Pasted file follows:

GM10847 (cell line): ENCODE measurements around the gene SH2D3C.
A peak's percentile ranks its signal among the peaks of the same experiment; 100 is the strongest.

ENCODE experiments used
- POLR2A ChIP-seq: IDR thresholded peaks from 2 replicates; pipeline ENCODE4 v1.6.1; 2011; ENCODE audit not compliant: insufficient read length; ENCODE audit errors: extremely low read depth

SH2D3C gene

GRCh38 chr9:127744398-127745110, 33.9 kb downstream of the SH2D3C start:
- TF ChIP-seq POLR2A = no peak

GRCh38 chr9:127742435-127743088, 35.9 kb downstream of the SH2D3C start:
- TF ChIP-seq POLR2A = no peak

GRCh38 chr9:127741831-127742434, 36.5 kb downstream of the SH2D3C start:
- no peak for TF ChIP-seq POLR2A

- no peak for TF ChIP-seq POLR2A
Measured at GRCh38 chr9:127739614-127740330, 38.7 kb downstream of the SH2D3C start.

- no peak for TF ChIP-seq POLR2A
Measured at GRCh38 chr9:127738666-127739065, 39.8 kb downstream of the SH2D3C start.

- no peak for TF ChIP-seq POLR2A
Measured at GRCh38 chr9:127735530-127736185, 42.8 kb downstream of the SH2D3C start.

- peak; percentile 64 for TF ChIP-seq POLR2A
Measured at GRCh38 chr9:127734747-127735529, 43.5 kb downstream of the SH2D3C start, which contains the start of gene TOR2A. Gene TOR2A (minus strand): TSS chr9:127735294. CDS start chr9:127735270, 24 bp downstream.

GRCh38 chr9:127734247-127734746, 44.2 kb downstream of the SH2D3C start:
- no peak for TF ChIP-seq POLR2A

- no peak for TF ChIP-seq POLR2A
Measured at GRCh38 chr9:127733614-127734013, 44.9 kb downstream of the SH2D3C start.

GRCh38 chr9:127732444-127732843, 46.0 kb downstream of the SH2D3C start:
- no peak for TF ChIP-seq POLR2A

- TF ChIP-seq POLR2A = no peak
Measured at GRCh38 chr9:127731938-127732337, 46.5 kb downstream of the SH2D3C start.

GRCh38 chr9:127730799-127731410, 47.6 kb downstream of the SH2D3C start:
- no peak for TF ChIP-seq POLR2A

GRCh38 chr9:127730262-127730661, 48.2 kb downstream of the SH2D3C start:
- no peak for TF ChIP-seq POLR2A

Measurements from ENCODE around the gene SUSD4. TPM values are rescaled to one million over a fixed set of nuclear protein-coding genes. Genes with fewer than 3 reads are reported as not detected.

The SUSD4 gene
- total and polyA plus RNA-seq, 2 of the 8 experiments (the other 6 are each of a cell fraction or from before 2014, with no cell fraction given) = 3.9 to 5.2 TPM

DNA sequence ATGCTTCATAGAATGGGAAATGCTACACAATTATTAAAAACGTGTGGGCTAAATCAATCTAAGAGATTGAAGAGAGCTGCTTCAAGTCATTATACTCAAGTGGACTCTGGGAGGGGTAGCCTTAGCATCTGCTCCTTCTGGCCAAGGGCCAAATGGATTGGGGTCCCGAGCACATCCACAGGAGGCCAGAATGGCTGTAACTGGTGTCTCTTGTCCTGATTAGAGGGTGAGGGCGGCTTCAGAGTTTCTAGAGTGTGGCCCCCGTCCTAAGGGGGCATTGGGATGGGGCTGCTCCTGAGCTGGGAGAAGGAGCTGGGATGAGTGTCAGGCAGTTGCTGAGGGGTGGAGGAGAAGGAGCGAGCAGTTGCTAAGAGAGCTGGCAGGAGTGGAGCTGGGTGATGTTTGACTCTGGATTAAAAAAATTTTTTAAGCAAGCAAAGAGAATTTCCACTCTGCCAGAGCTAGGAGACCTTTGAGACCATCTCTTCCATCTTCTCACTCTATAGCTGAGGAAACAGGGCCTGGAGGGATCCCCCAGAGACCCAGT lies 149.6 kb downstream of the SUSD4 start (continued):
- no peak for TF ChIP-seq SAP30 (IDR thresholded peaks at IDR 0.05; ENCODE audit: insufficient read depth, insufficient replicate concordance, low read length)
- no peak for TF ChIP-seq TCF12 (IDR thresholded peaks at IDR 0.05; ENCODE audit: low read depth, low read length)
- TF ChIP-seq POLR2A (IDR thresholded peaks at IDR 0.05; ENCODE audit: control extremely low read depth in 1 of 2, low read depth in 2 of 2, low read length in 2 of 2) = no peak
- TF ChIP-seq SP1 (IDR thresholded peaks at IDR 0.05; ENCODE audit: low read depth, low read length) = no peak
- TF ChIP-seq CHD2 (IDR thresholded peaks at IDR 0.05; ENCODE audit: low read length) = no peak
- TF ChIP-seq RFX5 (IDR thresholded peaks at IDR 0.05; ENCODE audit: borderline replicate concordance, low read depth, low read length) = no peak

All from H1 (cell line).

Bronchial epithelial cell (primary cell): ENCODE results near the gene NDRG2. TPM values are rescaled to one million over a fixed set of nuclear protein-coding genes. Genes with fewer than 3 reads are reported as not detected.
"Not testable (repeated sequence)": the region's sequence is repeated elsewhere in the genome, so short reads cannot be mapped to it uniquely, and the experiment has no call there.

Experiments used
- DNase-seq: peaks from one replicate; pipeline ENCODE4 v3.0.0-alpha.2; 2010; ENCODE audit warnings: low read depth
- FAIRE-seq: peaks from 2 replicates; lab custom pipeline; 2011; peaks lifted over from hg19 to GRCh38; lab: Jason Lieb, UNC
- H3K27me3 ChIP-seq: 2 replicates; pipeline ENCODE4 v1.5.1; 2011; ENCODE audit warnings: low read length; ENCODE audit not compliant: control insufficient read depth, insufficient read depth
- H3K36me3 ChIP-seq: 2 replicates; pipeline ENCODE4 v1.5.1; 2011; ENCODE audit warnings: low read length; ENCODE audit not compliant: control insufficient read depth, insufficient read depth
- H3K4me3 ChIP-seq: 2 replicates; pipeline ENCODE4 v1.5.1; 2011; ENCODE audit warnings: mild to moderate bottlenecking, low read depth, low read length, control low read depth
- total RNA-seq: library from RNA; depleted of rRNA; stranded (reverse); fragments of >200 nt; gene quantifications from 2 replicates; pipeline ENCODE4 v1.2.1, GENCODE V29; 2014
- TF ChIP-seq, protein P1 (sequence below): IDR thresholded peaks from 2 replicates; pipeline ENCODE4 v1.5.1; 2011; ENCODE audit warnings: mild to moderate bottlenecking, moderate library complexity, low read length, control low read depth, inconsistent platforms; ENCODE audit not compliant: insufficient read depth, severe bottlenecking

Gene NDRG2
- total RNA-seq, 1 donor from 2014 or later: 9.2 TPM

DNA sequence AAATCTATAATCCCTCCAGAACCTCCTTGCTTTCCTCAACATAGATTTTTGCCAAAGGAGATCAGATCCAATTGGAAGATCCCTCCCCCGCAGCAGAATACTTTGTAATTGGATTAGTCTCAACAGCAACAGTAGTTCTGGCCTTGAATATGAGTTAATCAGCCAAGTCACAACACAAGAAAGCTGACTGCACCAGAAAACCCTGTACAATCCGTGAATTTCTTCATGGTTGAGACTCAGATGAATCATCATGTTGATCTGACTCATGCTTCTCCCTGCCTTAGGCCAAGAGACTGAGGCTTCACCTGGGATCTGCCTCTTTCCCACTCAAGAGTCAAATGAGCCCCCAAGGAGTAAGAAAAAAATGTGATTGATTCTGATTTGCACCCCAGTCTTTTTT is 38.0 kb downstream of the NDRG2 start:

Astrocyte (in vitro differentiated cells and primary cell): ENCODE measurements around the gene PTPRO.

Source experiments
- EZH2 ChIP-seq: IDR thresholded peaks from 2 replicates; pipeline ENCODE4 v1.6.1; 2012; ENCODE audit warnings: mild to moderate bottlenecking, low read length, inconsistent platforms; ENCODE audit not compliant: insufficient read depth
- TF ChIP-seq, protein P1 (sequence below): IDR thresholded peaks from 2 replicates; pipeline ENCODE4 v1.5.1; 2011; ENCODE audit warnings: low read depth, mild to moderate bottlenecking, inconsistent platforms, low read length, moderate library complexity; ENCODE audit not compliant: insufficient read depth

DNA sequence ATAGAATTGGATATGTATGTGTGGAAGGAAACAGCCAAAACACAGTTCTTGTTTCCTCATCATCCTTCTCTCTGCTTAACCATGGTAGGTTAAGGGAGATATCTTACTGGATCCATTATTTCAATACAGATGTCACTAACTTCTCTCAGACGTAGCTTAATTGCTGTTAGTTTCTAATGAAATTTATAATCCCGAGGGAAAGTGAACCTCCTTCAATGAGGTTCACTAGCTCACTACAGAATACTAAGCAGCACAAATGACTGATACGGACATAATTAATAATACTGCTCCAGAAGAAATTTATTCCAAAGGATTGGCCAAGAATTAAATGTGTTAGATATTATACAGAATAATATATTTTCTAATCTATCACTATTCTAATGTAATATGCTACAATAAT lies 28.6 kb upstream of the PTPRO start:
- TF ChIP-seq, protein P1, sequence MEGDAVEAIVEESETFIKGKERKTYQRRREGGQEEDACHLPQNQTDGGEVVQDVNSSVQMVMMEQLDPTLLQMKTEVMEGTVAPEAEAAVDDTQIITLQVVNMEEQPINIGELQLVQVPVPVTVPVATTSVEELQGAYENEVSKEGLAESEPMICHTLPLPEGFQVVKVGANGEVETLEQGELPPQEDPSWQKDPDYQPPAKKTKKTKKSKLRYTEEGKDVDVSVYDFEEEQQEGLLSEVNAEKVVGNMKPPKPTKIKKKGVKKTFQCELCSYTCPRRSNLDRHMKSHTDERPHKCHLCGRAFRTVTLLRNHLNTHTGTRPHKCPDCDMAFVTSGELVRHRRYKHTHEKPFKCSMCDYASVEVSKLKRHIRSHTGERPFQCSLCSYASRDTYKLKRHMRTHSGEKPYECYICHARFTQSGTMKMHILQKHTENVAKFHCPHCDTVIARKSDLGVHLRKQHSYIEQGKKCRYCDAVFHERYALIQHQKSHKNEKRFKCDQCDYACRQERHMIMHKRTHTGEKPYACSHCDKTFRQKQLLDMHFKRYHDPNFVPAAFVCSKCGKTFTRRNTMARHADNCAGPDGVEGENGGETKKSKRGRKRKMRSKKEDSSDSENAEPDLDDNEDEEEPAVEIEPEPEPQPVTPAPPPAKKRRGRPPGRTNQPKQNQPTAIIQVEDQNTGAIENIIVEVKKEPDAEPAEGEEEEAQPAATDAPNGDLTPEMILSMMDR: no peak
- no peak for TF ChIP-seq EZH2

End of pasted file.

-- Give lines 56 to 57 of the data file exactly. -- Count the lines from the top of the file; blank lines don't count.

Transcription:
Astrocyte (in vitro differentiated cells and primary cell): ENCODE measurements around the gene PTPRO.

Source experiments